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Observations on Bulgarian affairs (1880), John Alexander Thynne Bath

Observations on Bulgarian affairs (1880), John Alexander Thynne Bath

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paratively wealthy inhabitants of the towns and

the

peasantry in the

villages, with the

sufferings

they have so

lately undergone still fresh in their

memories, were all

agreed on this matter.

They

were under no illusions as to their

capacity to

resist the forces of the Turkish

Empire, even in

its

present enfeebled condition; nor were

they

ignorant of the fate which their resistance would
draw down on themselves and all

they hold most

dear. Their chief

hope lay in this—that

Europe

would for

very shame be

compelled to interfere

to

put an end to the acts of horror that would
be re-enacted on their soil.

Nor, desperate as it

appears, was their determination other than a

wise one. If the

garrisons had

entered, nothing

could have saved the Province from

anarchy, and

the

people preferred to

fight before and not after

an iron chain had been drawn round them.

It is not difficult to understand their

position.

Even if the moderate

party—and in Eastern Kou-

melia there are men who are both wise and

moderate—had been able to induce the mass of

the

population to

acquiesce in the

passage of the

Turkish troops through the

country, and in their

presence on the frontier, their

entry would have

been resisted

by the more ardent

spirits ; while

the Turks in the Province and on the

frontier,

looking on it as evidence of the restoration of

the Sultan's authority, cheered

by seeing his

army again among them, and

relying on it for

support, would have

profited by the disturbances

BULGARIAN AFFAIRS.

79

that must

inevitably have arisen to attack the

Bulgarians generally, whether or not

they had

participated in the outbreak. The

Bulgarians

defending their

homes, a civil war would have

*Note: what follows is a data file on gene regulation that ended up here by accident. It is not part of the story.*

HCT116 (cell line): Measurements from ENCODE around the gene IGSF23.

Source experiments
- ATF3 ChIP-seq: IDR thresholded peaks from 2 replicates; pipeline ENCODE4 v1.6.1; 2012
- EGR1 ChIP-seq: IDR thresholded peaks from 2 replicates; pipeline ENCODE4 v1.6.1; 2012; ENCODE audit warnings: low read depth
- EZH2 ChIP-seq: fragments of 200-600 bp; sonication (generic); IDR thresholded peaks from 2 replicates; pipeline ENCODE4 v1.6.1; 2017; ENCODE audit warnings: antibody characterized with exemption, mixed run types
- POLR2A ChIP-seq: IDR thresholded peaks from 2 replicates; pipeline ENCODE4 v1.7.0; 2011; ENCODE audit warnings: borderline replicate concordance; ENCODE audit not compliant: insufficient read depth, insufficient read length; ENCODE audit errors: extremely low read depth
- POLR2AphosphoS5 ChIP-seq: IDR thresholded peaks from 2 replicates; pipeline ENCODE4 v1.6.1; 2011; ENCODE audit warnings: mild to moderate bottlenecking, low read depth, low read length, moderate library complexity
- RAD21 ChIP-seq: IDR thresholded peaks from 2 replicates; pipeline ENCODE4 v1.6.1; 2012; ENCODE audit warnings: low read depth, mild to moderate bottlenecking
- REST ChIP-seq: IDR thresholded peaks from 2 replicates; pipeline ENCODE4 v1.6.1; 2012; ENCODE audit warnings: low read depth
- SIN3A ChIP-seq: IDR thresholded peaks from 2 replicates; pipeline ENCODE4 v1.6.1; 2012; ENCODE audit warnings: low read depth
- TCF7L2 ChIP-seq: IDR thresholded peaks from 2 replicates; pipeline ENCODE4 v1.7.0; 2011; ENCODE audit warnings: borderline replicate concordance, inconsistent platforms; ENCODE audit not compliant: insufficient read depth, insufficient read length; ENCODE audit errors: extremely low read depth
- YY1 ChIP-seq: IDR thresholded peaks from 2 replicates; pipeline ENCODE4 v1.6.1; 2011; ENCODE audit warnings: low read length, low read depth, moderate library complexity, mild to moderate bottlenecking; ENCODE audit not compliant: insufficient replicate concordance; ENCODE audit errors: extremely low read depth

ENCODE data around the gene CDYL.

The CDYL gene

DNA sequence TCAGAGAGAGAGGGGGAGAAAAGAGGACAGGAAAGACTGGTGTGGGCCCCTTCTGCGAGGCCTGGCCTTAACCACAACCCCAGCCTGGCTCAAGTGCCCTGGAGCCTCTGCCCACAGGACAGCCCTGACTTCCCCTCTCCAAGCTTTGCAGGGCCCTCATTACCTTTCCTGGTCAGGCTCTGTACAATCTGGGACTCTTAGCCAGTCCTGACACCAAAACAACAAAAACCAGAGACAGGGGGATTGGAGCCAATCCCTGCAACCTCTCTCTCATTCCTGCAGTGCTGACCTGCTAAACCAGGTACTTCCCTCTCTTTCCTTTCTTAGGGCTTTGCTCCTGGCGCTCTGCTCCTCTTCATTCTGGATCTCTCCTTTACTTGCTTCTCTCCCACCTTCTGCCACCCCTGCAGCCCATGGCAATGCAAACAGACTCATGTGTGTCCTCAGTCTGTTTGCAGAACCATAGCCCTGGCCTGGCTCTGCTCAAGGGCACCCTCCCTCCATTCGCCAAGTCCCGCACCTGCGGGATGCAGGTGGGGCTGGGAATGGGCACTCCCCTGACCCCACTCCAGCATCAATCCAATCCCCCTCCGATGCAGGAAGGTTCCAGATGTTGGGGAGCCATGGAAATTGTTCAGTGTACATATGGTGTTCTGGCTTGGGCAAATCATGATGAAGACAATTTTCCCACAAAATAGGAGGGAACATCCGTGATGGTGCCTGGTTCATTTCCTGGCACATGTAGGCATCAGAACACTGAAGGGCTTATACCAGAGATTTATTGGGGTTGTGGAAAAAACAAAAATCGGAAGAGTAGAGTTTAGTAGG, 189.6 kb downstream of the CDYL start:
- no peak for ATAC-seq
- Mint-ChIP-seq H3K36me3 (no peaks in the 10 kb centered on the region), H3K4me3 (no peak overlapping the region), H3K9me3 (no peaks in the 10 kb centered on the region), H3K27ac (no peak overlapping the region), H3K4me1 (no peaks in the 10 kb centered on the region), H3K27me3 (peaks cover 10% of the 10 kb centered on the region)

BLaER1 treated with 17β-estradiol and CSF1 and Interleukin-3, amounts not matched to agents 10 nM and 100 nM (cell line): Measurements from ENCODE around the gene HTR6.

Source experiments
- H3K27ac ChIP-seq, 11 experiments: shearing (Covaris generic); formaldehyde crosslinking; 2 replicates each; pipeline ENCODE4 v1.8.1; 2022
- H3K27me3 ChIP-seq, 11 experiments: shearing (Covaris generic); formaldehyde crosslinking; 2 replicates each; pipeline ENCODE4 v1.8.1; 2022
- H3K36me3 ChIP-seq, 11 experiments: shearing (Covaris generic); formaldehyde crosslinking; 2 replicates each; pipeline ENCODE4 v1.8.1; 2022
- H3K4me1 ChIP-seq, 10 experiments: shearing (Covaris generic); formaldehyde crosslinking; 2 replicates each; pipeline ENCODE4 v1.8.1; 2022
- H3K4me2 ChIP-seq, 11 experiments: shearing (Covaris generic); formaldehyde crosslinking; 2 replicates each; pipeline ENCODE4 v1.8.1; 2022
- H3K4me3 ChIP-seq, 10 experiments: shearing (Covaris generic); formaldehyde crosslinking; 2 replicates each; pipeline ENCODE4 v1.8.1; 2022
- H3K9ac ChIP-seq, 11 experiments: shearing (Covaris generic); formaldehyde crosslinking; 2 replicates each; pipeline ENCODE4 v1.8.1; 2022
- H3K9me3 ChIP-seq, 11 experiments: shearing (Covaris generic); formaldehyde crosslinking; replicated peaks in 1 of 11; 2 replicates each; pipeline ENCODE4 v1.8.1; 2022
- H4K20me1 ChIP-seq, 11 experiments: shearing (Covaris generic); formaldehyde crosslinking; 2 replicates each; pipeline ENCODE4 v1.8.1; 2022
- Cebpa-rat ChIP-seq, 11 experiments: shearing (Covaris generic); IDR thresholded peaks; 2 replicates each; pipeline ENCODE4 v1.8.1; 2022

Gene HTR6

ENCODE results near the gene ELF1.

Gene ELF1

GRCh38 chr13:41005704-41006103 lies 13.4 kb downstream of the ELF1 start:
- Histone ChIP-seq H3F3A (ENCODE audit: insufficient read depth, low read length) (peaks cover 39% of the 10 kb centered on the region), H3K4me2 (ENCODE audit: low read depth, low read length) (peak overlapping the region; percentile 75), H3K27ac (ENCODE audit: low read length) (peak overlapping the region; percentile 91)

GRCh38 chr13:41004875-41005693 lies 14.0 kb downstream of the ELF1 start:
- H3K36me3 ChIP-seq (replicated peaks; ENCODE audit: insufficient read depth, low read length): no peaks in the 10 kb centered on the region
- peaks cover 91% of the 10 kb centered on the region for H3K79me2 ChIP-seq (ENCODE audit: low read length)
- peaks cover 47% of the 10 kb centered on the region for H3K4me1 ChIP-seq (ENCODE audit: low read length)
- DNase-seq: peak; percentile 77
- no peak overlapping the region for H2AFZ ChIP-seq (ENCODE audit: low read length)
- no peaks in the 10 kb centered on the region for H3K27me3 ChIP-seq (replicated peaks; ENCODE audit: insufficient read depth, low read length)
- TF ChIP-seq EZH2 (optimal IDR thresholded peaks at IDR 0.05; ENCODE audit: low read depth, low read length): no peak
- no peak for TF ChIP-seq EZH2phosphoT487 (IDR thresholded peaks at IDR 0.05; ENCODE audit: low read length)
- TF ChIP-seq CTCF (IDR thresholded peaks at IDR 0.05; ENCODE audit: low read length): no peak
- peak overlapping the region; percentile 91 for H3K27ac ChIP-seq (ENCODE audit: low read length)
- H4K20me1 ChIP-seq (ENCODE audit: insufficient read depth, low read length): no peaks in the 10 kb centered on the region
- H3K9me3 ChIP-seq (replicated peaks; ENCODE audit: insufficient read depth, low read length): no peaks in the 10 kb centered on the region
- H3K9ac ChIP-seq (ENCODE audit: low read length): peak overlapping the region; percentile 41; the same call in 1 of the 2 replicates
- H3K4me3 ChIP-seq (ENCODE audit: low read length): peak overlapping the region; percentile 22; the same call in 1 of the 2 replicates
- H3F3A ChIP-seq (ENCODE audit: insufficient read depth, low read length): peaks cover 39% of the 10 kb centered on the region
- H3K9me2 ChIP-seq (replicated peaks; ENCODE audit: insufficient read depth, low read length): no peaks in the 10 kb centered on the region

ensued far

beyond the

power of the

provincial

militia to

suppress. The Turkish

troops are the

only ones that could have been called in to

establish order ; and the world

already knows but

too well what is meant

by the establishment of

order

among a

subject Christian

population by

Turkish

troops, especially when

they are

joined,

as

they would have

been, by the Turkish

popu-

lation. Even if the whole Christian

population

had remained

quiet, the mere

presence of the

Turkish

troops, arousing the

hopes and

inflaming

the

passions of the

Mussulmans, would have en-

couraged them to

outrages which, by provoking

resistance and retaliation on the

part of the

Christians, would have led to

anarchy, and have

been the

prelude to a

general massacre.

It is to be borne in mind that the

presence of

a Mussulman

population intensifies the miseries
which Turkish rule inflicts on its Christian sub-

jects. The

tyranny of a

governor may be mo-

derated

by a bribe ;

by the

venality of a

judge

some one

profits ; from the fiscal

rapacity of the

Government

many hope to

escape ; but, in addi-

tion to all these

evils, the Christians who live

amongst Turks have to submit to individual

tyranny on the

part of a

privileged race whose

only claim to

superiority consists in their

being

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